TOWER TRAP: Fire exits gone in renovations done last year
CONSTRUCTION plans for the London building that erupted in flames claiming at least 12 lives show the perilous maze residents had to navigate to make their way to the building's single fire escape.
A refurbishment of the Grenfell building in North Kensington saw the building not only kitted out in controversial cladding that could have caused the deadly blaze to spread so quickly, but also stripped of two of its fire exits.
Planning documents submitted to council between 2012 and 2014 show collection of compact living spaces packed in tightly together on each floor.
According to floor plans 120 apartments were jammed into the building's 24 storeys, all around a central elevator and fire escape.
Leading London fire and building inspector Geoff Wilkinson said that while having only one fire escape may have made the escape more difficult for some residents, it still should have been adequate.
"We can tell that reports (concerning fire safety) were made and the fire service had made inspections relatively recently," he told ABC radio.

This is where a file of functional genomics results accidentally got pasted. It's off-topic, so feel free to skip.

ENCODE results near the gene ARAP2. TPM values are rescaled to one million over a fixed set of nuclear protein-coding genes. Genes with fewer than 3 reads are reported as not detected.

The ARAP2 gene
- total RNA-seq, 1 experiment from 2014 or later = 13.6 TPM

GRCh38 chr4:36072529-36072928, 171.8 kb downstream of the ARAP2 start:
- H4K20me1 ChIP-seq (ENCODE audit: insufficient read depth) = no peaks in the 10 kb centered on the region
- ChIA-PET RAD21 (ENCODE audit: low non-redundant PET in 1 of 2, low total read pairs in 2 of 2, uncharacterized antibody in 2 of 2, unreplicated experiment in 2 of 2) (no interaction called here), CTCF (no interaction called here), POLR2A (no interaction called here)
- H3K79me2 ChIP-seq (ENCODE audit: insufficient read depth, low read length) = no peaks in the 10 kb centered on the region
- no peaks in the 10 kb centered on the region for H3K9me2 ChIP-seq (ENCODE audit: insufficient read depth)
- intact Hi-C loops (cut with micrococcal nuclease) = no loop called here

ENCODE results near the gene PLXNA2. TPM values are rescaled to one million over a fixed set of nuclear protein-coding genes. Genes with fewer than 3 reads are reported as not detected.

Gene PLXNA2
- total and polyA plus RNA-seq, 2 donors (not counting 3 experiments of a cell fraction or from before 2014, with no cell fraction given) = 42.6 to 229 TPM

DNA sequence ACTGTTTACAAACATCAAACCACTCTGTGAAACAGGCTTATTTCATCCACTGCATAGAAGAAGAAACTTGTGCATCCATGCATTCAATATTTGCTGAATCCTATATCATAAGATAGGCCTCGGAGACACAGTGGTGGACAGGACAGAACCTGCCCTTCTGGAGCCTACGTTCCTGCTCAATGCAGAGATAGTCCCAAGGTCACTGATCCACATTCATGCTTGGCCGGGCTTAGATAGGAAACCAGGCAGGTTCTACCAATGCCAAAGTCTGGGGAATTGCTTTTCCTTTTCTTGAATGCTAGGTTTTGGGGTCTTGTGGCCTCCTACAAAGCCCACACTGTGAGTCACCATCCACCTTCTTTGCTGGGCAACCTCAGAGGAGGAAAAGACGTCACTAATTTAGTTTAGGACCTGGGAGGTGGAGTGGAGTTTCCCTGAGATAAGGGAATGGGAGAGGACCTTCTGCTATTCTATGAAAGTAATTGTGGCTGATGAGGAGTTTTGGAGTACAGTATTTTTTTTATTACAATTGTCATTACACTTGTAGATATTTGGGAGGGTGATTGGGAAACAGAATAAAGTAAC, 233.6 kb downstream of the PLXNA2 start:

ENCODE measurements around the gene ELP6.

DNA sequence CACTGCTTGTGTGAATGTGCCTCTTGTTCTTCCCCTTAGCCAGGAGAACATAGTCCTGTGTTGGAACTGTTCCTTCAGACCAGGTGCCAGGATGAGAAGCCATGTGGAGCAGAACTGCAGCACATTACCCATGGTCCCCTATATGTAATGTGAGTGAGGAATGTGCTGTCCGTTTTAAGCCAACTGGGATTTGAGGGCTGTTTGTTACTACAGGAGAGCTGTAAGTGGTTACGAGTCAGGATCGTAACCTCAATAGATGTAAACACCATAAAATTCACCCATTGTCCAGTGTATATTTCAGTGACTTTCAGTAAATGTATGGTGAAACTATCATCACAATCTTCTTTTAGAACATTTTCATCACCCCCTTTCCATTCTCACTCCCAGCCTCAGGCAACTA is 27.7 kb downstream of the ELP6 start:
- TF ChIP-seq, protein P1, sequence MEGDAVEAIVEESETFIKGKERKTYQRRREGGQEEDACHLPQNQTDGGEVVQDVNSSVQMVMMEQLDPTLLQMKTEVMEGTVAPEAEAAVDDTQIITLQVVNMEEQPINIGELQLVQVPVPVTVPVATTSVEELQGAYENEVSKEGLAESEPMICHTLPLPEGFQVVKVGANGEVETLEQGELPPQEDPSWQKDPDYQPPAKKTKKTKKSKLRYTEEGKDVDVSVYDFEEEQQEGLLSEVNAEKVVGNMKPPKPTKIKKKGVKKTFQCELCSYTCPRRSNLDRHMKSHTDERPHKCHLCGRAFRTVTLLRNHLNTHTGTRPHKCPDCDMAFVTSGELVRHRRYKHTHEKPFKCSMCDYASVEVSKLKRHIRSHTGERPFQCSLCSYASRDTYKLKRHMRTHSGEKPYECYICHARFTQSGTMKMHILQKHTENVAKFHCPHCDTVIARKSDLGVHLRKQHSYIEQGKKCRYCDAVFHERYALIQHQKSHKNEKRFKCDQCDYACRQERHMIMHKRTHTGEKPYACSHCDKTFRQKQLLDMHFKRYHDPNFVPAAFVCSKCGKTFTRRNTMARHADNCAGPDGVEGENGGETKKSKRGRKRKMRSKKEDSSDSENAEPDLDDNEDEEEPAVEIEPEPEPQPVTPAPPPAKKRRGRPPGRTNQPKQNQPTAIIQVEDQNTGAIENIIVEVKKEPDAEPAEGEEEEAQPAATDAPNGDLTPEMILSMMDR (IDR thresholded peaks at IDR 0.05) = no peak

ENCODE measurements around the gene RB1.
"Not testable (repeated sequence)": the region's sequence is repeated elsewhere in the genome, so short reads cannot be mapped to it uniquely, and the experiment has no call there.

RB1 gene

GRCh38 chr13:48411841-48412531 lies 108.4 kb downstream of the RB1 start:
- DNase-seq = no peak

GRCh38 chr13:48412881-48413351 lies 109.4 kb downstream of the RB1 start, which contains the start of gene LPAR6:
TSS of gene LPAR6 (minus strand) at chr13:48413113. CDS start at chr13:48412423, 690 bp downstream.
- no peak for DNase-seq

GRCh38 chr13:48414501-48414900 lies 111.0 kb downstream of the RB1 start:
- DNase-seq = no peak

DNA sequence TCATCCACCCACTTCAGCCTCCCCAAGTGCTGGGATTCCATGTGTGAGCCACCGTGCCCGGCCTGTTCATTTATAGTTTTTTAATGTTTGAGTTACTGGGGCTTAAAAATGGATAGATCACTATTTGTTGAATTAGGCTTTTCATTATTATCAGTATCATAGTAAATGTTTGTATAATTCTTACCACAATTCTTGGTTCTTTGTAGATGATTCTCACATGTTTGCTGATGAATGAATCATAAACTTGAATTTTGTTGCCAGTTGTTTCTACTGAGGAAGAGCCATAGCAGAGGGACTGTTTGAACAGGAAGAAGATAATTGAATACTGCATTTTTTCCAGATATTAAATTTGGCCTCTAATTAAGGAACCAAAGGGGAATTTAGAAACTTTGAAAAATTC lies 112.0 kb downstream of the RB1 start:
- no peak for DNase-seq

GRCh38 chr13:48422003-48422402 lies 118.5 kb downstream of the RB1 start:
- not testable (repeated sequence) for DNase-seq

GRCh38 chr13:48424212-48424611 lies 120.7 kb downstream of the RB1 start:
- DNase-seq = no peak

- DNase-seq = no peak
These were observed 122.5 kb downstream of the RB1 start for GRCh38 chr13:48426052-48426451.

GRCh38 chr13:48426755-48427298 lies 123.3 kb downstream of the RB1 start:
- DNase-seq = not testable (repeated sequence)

"The question of having a single fire exit is not uncommon. It's certainly proved to be (adequate) in the past."
Refurbishment of the Grenfell Tower, originally built in 1974, was completed in May 2016 at a cost of $14.6 million.
Questions are being raised about what caused a London apartment block to turn into a blazing deathtrap, as witnesses reveal residents were advised to "stay put".
At least 12 people died on Wednesday when the building became engulfed in flames in a fire described by London's Fire Commissioner as "completely unprecedented".
Witnesses reported seeing a baby thrown out a window to safety to avoid the horror inside.
As many gathered outside evacuation centres to await news of loved ones, they reported people following official advice to stay inside, unaware of the true extent of the danger unfolding.
One resident who said he and his neighbours had complained about the building's safety for years said he considered the disaster "mass murder" as experts focused on the building's external cladding, fitted only a year ago, that could have turned the tower into a death trap.
Local media is reporting "nobody on the top three floors survived", crediting the claim to a local community leader.